Is a flushed red face a sign of high blood pressure?

Written by christine dowell
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High blood pressure (hypertension) occurs when blood pressure is consistently 140/90 or higher for several months. The top number (systolic pressure) represents the amount of force in the arteries when the heart beats. The bottom number (diastolic pressure) is the force of blood on artery walls while the heart is resting.

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Hypertension is referred to as "the silent killer" because of the absence of noticeable symptoms until the disease has progressed enough to reach dangerous levels.


A red, flushed face, ongoing headaches, dizziness, fatigue, blurry vision, upset stomach, shortness of breath, nosebleeds, frequent urination, heart palpitations, and ringing in the ears can be signs of hypertension. These symptoms may be subtle, but they should be taken seriously.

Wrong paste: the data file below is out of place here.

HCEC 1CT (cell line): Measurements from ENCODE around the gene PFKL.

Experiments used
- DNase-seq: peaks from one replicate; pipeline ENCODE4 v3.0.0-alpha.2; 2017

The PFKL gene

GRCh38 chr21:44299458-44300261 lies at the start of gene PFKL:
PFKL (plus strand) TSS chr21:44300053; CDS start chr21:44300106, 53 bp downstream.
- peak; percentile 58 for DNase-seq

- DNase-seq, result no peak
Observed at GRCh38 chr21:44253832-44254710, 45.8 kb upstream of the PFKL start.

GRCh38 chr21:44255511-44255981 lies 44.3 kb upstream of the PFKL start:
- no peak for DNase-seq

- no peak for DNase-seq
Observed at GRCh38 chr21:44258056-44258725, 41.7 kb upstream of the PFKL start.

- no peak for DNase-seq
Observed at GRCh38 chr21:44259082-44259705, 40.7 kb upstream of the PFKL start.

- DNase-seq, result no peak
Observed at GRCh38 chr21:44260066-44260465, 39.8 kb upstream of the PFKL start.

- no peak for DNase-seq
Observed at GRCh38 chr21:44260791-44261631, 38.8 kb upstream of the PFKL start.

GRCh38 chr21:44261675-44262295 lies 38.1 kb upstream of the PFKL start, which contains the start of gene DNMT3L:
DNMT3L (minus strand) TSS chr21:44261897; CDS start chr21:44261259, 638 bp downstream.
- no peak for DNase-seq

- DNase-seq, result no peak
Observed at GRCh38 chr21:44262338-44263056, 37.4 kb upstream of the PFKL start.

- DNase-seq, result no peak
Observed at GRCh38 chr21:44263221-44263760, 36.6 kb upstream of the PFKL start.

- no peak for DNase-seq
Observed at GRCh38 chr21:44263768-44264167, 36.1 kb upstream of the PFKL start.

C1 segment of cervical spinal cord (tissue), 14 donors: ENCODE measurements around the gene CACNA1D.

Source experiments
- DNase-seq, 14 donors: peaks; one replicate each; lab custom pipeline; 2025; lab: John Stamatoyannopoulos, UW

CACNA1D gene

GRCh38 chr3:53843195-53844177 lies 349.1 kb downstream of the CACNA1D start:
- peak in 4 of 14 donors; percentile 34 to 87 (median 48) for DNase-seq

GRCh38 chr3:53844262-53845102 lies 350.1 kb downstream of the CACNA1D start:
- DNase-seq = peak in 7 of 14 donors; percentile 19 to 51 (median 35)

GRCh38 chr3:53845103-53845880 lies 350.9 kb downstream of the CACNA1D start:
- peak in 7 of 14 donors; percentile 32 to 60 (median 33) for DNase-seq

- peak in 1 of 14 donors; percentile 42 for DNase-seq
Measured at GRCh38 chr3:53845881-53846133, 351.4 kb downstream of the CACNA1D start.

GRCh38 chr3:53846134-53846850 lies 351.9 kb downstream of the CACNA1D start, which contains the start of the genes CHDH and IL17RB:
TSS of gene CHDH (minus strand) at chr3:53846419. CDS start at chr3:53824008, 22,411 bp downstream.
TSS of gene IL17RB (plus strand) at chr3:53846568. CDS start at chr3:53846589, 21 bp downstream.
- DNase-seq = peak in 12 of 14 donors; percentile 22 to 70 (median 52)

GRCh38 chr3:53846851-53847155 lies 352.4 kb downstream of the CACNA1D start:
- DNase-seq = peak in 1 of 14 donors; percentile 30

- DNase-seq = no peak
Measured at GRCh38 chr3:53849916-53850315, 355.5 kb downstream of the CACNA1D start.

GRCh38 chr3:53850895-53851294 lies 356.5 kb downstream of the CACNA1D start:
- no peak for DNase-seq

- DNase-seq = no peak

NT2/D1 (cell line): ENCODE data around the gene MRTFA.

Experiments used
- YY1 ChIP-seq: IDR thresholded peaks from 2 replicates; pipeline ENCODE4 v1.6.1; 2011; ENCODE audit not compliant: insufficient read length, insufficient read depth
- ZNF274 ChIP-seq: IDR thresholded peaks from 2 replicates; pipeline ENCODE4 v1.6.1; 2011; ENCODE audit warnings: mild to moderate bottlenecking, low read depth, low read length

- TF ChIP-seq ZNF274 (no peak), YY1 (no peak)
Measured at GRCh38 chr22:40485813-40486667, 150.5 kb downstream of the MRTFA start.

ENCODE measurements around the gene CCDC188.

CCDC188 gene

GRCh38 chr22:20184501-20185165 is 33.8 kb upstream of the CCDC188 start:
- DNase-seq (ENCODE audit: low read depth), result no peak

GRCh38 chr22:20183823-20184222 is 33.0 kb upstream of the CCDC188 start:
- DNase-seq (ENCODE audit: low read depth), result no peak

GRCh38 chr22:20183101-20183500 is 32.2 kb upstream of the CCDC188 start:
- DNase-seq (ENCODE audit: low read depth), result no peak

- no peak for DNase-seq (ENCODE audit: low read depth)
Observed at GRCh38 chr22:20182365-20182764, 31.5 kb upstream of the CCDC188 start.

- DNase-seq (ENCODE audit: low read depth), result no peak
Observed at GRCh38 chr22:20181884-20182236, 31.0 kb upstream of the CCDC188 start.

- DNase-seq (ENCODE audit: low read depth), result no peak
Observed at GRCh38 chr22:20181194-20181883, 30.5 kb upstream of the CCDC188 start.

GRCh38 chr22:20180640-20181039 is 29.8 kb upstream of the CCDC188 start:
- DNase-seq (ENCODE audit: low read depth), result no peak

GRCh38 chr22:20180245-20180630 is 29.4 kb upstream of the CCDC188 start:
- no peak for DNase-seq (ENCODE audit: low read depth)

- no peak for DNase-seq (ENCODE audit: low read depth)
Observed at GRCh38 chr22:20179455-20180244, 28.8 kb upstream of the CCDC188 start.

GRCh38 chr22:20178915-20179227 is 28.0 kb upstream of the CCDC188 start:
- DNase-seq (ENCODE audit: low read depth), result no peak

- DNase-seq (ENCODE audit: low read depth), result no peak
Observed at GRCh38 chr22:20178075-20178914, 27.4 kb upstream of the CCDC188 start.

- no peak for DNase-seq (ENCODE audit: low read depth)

According to The National Institutes of health, untreated hypertension can lead to stroke, kidney failure, heart attacks, and heart failure.


Patients experiencing symptoms of hypertension should get their blood pressure checked immediately. Headaches that won't go away and shortness of breath are both symptoms that may signify a need for immediate medical attention.


Treating hypertension can be accomplished by working with a physician who will monitor blood pressure while tailoring medication to the patient's individual needs. Diet, exercise, quitting smoking, and reducing alcohol consumption are lifestyle changes that can further improve blood pressure.

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